The track Relaxin at Camarillo is available on YouTube and it has a wonderfully rambling swing-backed sound. As far as I know, it is the only song about a stay at a mental hospital, but as musicians have had more than their fair share of hospital stays, I wouldn’t be surprised if there were any others, so do let me know if you know of any others.

By the way, the full article on the neurological problems of jazz legends is available online and has six biographies of jazz greats. There’s also a fascinating anecdote related by the author regarding a possible emperor’s new clothes moment during Thelonious Monk’s mental decline:

A personal anecdote: The author’s father, a professional jazz trumpeter, attended an outdoor concert in which Monk simply stared at the keyboard for the 16 bars of his solo but ultimately returned to playing as the next soloist took his course. The audience applauded wildly, assuming that if Monk was thinking through the course but not actually playing, then it must have been astounding, even immanent and transcending a human’s ability to perform much less understand. In retrospect, Monk’s mental status was disordered enough [whether dominated by depressed mood or confusion] that he must have been unable to perform for that verse.

Likely a moment of confusion but I prefer the version where the internal music soars above Monk’s declining skills.

Link to ‘Neurological problems of jazz legends’.
Link to PubMed entry for same.
Link to Relaxin’ at Camarillo.
Link to previous entry on the study’s beat poem abstract.

Debugging the free will relationship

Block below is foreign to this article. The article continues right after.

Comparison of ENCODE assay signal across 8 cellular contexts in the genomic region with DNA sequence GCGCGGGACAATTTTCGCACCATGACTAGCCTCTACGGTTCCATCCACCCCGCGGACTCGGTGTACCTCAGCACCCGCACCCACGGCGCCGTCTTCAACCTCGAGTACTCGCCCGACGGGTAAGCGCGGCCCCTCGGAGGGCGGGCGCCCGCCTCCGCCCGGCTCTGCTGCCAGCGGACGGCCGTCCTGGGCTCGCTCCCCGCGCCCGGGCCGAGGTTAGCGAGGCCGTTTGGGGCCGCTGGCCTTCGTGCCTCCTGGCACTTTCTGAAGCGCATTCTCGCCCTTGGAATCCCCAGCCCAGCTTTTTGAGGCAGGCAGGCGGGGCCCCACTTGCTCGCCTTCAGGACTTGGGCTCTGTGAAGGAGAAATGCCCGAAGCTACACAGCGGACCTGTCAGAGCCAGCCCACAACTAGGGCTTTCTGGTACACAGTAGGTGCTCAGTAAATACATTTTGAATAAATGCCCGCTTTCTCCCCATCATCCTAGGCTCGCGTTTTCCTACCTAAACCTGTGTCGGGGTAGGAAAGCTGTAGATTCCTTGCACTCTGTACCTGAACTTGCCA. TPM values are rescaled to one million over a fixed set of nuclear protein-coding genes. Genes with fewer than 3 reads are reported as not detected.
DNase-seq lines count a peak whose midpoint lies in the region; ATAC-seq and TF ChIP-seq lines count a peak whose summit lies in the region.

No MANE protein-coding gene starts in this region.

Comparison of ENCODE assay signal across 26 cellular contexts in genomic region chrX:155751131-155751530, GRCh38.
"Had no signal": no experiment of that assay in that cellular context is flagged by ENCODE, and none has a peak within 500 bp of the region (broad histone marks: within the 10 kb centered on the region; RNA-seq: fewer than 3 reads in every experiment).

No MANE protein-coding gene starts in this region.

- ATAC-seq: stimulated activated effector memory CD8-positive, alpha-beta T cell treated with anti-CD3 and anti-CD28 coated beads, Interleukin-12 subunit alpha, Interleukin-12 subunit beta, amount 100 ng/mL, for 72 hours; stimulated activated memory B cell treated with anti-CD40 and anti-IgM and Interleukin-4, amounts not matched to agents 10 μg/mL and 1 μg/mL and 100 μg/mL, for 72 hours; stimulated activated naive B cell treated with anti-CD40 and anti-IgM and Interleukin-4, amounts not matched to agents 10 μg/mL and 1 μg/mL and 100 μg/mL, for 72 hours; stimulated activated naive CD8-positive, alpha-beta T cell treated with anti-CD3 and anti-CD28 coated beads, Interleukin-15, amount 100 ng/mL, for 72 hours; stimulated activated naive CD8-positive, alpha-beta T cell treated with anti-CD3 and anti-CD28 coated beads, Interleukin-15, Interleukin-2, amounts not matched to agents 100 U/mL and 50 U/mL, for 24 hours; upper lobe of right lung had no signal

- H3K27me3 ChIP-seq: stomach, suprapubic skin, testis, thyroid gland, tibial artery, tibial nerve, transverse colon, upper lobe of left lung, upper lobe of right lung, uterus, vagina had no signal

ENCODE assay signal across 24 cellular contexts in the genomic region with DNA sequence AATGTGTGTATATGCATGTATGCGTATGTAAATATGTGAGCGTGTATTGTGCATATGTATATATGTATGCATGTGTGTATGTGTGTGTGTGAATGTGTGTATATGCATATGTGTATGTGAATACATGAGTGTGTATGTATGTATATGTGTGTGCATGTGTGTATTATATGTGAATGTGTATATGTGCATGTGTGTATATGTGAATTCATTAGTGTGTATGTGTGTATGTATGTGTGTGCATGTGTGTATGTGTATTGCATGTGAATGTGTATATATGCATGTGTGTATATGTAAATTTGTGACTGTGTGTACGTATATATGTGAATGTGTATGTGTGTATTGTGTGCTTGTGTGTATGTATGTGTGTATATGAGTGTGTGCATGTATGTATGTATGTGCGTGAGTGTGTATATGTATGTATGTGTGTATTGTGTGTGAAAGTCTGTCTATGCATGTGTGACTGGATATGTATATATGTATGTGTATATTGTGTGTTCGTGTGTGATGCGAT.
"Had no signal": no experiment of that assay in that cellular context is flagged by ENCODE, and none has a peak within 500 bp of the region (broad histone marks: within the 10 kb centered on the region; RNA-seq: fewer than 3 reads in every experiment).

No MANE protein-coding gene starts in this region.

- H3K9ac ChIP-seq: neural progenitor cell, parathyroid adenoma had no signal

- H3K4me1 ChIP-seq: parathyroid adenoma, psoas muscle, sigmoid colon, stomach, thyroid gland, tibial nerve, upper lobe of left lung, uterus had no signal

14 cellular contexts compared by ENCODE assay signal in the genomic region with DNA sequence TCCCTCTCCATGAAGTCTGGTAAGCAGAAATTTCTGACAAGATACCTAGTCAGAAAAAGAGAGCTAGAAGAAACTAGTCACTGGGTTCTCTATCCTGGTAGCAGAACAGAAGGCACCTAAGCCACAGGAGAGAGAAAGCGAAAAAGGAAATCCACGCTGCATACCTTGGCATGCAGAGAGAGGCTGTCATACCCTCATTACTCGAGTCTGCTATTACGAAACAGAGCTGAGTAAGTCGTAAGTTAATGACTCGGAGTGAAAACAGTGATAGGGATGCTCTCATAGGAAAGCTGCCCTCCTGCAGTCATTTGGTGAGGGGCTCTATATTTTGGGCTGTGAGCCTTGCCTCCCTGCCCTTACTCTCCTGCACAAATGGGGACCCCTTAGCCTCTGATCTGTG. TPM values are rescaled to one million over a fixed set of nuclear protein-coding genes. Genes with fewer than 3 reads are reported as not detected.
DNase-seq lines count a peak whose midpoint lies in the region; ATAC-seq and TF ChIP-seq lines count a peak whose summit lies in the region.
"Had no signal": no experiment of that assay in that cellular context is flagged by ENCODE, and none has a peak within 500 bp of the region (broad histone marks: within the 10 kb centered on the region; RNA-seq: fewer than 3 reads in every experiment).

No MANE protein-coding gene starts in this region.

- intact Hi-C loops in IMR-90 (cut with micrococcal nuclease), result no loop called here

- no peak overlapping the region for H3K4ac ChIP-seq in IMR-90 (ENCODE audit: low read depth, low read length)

In 1987, British TV station Channel 4 had a series called Voices that included four programmes on psychoanalysis. One of the guests was psychologist Sherry Turkle, years before she became well-known for her groundbreaking work on the internet and identity, and she makes some strikingly prophetic comments about free will and technology that ring true today but were dismissed at the time.

This is from the book (ISBN 0851244920) of the discussions. In this part, Turkle was talking with presenter Michael Ignatieff and psychoanalysts Philip Rieff and Geoffrey Hartman. Unfortunately, the text is a direct transcript so it retains the awkwardness of the spoken word written down but you can see that she had remarkable foresight.

Turkle: I’m seems to me that the issue of free will is for us today what sex was for the Victorians. The same urgency about sexuality and interdictions about sexuality that so tormented the Victorian spirit, we are now tormented by questions having to do with whether or not we are actors, our own centre, whether, to take computer examples, whether we are programmed from the outside. In what sense are we not like machines? In sociobiology, it raises the question in what sense are we like or not like animals, in a very serious way. It seems to me that fields of study like Artificial Intelligence, like sociobiology, the use of computer metaphors to describe people in everyday parlance, much as psychoanalysis was picked up in everyday parlance – ‘I’m debugging a relationship’ – that kind of talk, raises the issue of free will and to the extent to which we are actors in a very urgent, hot way. And that Freud remains an urgent and a hot thinker, not just for the contribution about sexuality, the family, the question of parents, but by this discovery of the unconscious which makes us take seriously a way of talking about this sense in which we are not our own centre.

Rieff: I don’t think that that is what is happening. I think that the self, the ego, the agent of reality is being fragmented…